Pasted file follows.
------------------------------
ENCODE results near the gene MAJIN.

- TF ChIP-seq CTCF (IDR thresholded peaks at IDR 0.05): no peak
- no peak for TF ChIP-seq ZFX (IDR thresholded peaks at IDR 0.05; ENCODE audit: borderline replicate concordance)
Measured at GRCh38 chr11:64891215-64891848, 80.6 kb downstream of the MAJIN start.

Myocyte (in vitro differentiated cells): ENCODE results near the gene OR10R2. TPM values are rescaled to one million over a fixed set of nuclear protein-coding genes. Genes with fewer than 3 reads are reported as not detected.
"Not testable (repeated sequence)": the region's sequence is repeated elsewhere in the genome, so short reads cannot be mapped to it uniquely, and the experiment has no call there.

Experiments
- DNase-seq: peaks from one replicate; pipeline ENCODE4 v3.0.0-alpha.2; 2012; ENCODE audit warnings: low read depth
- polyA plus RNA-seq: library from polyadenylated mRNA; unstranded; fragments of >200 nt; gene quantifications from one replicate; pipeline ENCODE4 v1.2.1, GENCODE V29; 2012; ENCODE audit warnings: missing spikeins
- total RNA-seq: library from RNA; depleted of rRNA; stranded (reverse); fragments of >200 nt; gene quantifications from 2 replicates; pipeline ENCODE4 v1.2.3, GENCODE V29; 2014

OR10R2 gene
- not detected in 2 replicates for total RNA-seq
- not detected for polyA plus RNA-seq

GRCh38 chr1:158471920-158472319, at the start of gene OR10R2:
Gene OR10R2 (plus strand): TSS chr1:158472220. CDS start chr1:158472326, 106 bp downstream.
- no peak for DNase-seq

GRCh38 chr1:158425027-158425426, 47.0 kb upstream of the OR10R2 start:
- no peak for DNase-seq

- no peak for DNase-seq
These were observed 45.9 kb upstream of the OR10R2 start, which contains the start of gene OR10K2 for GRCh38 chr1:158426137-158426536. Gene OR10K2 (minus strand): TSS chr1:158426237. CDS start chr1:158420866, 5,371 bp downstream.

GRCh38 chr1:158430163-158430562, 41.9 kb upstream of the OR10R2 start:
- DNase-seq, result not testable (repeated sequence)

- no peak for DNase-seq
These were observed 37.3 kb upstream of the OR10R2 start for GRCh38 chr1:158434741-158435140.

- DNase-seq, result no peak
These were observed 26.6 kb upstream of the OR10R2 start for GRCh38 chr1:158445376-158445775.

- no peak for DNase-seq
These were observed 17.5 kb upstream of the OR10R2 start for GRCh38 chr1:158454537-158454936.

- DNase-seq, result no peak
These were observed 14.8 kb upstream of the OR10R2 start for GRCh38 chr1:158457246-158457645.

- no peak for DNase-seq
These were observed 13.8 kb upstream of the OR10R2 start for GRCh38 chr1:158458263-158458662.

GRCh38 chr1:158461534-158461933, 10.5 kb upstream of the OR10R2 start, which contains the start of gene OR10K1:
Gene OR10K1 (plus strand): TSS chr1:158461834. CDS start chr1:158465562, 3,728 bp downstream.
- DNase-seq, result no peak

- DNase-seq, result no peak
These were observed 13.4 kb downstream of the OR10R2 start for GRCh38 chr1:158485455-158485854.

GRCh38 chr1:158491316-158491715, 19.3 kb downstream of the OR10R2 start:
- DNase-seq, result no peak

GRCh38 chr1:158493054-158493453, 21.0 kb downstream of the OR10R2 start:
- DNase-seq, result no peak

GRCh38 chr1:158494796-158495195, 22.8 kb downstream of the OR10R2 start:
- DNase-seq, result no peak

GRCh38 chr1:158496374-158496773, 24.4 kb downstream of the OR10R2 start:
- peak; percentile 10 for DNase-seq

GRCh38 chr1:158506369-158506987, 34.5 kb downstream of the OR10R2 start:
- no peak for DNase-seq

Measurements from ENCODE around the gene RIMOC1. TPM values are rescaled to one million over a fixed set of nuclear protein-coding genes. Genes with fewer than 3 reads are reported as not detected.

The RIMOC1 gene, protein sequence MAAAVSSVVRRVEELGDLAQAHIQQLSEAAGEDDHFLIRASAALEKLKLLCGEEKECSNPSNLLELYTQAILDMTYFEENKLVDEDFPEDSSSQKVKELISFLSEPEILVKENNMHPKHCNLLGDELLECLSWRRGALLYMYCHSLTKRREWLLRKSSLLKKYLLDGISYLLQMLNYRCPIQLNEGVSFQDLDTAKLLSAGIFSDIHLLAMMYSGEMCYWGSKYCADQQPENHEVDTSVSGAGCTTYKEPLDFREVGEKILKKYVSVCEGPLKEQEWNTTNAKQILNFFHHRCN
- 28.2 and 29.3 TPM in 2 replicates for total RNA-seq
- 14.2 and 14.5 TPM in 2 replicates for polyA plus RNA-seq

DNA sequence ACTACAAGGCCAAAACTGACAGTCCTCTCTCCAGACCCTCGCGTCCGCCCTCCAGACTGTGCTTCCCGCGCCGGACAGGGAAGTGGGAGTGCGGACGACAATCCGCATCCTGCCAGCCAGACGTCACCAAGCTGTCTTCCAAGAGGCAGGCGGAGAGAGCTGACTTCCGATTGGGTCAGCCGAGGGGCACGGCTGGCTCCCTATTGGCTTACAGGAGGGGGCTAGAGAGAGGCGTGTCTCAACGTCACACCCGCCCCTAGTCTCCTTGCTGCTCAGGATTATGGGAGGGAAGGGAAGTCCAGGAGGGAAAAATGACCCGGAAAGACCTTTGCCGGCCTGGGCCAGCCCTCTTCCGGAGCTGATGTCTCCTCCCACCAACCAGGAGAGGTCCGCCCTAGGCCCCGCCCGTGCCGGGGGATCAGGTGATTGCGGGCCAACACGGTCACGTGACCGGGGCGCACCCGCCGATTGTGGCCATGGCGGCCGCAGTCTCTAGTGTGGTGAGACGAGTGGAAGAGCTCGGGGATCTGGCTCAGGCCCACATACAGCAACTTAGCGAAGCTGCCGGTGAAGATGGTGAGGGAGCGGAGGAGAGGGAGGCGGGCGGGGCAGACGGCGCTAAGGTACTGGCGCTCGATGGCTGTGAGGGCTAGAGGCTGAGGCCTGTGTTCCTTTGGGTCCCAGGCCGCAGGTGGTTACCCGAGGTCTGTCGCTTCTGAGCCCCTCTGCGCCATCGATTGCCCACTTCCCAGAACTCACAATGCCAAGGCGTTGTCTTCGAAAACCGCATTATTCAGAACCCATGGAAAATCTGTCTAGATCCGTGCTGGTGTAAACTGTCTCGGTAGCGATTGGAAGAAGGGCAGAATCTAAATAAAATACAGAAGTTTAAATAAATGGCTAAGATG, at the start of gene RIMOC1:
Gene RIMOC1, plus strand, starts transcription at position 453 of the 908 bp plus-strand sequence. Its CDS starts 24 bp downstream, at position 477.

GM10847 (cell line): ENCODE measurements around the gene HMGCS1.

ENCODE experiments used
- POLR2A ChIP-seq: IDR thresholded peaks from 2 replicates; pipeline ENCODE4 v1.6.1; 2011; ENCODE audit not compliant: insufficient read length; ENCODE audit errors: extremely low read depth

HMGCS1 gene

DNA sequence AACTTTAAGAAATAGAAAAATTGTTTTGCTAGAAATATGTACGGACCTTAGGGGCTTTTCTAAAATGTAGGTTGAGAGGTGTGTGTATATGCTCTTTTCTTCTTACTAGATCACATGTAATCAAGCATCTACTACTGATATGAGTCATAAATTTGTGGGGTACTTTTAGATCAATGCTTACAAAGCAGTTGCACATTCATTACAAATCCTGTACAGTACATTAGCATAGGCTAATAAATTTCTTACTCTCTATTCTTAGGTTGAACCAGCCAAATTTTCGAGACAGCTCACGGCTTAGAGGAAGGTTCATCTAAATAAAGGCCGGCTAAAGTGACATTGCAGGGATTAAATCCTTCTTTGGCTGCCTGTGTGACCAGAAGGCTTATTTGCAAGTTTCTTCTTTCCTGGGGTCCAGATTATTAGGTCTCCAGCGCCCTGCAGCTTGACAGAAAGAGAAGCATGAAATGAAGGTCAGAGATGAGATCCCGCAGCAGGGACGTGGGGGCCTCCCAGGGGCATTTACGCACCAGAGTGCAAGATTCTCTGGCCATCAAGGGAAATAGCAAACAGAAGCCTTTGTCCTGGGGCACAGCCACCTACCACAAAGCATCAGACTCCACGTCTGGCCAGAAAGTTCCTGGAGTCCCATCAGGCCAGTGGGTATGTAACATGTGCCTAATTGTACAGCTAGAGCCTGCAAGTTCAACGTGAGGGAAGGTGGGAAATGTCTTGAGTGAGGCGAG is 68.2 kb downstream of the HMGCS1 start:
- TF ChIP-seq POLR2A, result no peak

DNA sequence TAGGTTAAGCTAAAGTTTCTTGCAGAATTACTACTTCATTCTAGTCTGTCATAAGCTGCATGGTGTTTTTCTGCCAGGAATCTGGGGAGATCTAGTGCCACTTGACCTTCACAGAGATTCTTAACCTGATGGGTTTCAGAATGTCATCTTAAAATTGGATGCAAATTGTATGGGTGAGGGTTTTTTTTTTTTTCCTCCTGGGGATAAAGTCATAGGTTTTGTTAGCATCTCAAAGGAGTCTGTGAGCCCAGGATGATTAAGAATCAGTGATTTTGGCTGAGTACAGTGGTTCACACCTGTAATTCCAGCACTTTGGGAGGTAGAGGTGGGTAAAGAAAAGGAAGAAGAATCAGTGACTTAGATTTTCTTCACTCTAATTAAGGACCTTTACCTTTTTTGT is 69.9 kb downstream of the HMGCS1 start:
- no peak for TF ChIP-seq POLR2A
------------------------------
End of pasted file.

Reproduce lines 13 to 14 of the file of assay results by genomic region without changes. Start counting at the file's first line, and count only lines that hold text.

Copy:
- not detected for polyA plus RNA-seq

GRCh38 chr1:158471920-158472319, at the start of gene OR10R2: